*Odysseus was one of the suitors, but had brought no gifts, because he believed he had little chance to win the contest. He thus promised to solve the problem, if Tyndareus in turn would support him in his courting of Penelope, the daughter of Icarius. Tyndareus readily agreed and Odysseus proposed that, before the decision was made, all the suitors should swear a most solemn oath to defend the chosen husband against whoever should quarrel with him. After the suitors had sworn not to retaliate, Menelaus was chosen to be Helen's husband. As a sign of the importance of the pact, Tyndareus sacrificed a horse.Helen and Menelaus became rulers of Sparta, after Tyndareus abdicated. (* http://en.wikipedia.org/wiki/Helen#Birth)
She gave birth to Hermione, Aethiolas, Maraphius, and Pleisthenes.

Seduction of Helen by Paris: 

According to some writer, there was a plague in Sparta during the early marriage of Helen and Menelaus. He was advised by an oracle to go to Troy to observe propitiatory rites at the graves of Lycus and Chimaereus. He went there according to the advice of an oracle. He was returned to Sparta with the companionship of Paris, the price of Troy. Paris came to Troy because he had accidently killed his friend in an athletic contest and needed purification. When he was staying at Sparta, he had got many opportunities to see the most beautiful woman in the earth. But Menelaus had to leave for to attend funeral ceremonies for his grandfather Catreus. He left Paris at Sparta who was entertained by his wife. Helen fell in love with the handsome visitor. Being the queen, Helen had sufficient right to come and go out of the kingdom. Before coming back of Menelaus, Paris and she left Sparta by the ship of Paris.
It is also supposed that she was taken by force and Aphrodite helped Paris. Aphrodite deceived her by giving Paris the appearance of Menelaus. There were some minor adventures befell on them. At last they reached at Troy.       

The Trojan War:

When Menelaus came back from Crete and found his wife missing, he told it his brother Agamemnon. Agamemnon was furious because it was not only his family’s dishonor but he felt insulted as Helen was his sister-in-law. He sent some convoys to the king of Troy giving back Helen. But the convoys were refused by the king. The great heroes including Achilles, Odysseus, and Agamemnon prepared themselves for the war. Armies were recruited and ships were built. The former suitors of Helen were joined in the war. A thousand of ships were sailed towards Troy for the war. The war was lasted for ten years and the city of troy was destroyed.

The ending of Helen story:

Helen returned to Sparta with Menelaus and regretted for her sin. She lived with Menelaus. According to one source (The Odyssey), it is supposed that she was encountered by Telemachus, the son of Odysseus. According to another source (Orestes by Euripides), it is supposed that she had been taken up to Olympus when Menelaus returned to Sparta.

Conclusion:

In the book Women of Classical Mythology: A Biographical Dictionary (1991) Robert E. Bell   says “The most fascinating thing about Helen was her story…….. She herself seemed almost oblivious to the horrors that surrounded her. She displayed very little emotion and no remorse. She seemed removed and largely unaffected by the outcome of the war. In most accounts of her final years she was not even made to pay for her part in the calamity that touched virtually every family in Greece.”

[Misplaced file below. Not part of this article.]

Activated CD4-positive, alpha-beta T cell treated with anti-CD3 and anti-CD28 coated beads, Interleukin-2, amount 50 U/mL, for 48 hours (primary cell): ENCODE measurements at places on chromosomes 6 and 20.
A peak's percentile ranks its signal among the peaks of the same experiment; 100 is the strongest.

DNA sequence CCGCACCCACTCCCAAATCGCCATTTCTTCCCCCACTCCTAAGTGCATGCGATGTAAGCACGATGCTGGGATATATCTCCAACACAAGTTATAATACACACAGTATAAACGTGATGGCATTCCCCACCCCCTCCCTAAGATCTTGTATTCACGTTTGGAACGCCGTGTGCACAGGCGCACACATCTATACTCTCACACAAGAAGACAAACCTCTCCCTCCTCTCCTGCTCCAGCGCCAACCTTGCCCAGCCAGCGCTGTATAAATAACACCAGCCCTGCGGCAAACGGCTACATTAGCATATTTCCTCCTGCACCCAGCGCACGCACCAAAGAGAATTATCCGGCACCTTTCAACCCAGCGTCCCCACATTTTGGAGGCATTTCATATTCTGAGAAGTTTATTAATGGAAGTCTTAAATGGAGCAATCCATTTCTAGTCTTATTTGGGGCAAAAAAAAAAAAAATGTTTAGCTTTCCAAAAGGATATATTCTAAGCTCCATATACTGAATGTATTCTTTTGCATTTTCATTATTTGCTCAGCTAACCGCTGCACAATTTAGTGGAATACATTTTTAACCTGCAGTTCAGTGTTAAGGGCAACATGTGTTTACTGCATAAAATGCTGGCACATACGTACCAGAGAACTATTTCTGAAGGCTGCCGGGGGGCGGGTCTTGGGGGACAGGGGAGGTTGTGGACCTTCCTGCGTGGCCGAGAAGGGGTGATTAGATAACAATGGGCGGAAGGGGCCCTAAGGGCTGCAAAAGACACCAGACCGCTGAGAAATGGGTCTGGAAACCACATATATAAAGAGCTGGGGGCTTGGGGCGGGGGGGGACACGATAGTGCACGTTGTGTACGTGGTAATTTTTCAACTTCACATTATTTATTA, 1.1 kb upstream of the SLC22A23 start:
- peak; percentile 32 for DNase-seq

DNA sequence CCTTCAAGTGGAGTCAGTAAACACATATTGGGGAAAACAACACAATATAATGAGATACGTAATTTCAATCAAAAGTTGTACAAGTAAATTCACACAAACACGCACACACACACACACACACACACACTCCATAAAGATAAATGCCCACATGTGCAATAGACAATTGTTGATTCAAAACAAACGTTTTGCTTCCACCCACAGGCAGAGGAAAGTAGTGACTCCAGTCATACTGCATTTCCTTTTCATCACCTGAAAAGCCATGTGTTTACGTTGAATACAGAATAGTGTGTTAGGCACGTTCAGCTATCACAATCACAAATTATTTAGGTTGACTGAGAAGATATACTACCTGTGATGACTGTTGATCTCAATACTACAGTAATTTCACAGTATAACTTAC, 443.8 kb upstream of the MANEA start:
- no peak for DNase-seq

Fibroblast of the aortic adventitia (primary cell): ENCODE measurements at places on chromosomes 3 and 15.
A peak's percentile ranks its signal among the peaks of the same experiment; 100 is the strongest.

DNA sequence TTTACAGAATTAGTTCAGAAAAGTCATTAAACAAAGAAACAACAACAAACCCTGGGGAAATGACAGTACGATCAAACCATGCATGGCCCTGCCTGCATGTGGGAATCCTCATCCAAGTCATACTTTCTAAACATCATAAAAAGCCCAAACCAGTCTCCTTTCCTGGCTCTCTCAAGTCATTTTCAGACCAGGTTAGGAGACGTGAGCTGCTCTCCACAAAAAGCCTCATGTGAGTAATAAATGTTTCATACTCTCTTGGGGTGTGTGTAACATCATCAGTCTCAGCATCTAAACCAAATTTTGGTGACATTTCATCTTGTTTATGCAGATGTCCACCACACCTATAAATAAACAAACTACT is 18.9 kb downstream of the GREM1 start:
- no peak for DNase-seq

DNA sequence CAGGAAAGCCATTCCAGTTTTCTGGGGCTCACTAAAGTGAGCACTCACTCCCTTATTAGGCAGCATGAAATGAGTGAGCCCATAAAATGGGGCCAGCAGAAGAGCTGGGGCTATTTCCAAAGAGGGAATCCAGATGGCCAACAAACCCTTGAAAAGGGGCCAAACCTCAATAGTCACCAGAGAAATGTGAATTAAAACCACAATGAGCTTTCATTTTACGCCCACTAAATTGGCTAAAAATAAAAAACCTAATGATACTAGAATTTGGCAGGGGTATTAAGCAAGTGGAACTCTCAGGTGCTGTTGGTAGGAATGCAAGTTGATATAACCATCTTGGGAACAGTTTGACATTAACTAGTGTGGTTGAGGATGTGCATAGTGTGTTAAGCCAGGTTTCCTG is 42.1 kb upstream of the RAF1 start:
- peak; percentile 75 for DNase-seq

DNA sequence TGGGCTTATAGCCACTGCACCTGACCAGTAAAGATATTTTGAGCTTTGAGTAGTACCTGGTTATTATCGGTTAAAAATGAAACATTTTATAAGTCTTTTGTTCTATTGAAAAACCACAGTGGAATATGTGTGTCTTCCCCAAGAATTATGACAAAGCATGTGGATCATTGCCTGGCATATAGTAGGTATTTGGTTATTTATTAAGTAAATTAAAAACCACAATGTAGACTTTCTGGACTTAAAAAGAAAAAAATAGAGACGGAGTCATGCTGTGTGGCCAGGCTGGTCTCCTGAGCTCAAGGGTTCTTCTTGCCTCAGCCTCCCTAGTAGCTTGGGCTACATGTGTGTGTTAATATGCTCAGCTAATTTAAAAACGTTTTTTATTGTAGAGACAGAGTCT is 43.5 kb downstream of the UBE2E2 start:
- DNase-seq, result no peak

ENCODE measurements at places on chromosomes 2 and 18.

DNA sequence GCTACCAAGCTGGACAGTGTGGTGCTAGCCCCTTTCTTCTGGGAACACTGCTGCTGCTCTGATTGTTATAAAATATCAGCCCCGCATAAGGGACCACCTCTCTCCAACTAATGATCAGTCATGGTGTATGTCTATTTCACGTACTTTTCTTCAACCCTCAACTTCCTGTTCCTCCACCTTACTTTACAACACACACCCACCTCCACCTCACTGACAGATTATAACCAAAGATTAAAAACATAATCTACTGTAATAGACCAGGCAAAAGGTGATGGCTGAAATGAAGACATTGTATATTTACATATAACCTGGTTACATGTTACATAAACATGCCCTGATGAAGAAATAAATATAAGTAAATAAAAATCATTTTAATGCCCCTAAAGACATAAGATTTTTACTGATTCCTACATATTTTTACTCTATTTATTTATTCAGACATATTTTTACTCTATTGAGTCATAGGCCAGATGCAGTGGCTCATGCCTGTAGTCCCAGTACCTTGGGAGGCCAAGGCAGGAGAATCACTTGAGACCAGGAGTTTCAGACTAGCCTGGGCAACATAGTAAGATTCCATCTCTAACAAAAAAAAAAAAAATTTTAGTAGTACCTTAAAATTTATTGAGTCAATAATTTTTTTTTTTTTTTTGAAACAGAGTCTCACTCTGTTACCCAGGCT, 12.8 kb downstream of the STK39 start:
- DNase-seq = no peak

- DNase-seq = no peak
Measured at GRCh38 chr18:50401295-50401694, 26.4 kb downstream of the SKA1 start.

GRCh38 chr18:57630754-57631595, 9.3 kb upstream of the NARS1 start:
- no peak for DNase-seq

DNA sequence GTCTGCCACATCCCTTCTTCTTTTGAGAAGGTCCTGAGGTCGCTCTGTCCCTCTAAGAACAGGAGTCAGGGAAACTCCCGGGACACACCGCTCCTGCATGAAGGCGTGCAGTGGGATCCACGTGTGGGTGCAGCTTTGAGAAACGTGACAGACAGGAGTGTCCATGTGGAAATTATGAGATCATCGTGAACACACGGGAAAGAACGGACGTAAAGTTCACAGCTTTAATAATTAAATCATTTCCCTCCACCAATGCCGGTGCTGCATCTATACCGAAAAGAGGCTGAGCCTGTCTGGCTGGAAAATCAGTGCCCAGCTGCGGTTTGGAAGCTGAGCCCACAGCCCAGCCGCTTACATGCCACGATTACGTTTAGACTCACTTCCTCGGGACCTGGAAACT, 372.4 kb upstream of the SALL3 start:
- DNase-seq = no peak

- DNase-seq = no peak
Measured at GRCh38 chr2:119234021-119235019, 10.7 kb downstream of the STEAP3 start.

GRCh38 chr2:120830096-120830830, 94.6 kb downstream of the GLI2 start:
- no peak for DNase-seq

Despite of many controversies about the birth and death, it is believed that Helen was the most beautiful woman in the earth who had became a valuable source of writing in the world literature.     
 
 

Submitted by:
Razon Mahmood
I.D No: 072-10-355 (11th Batch)
Department of English
Daffodil International University 



References:
Graves Robert, 1985, The Greek Myth, Volume Two, Penguin Book Ltd, England
World Wide Web:
http://homepage.mac.com/cparada/GML/Helen.html (13th October, 2010)
http://en.wikipedia.org/wiki/Helen#Birth (13th October, 2010)
http://www.english.illinois.edu/maps/poets/g_l/hd/abouthelen.htm (15th October, 2010)
   
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Offline jafar_bre

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Re: ENG: 401 20th-Century Poetry (Reference Guide)
« Reply #12 on: October 17, 2010, 12:31:42 AM »
 dear  Razon Mahmood , may be you can  learn more.if you   see  the movie troy 1,2,3,,,,,,,,,,,,,

best of luck
« Last Edit: October 17, 2010, 12:34:23 AM by jafar_bre »
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Offline Razon Mahmood

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Re: ENG: 401 20th-Century Poetry (Reference Guide)
« Reply #13 on: October 19, 2010, 12:59:24 AM »
Thank you Jafar. I have seen the movie. There is another movie named "The Helen of Troy", which is also based on the story of Helen and Trojan war.     
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Offline Razon Mahmood

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Re: ENG: 401 20th-Century Poetry (Reference Guide)
« Reply #14 on: October 27, 2010, 11:46:26 PM »
English Illinois is one the best web source where everyone will get some healthy articles regarding Modern American Poetry. Follow the link to get those now!!!- http://www.english.illinois.edu/maps/poets.htm

For getting information about T.S Eliot and his poetry please follow the link- http://www.english.illinois.edu/maps/poets/a_f/eliot/eliot.htm
« Last Edit: October 27, 2010, 11:48:03 PM by Razon Mahmood »
You'll never find a rainbow if you're looking down-Charles Chaplin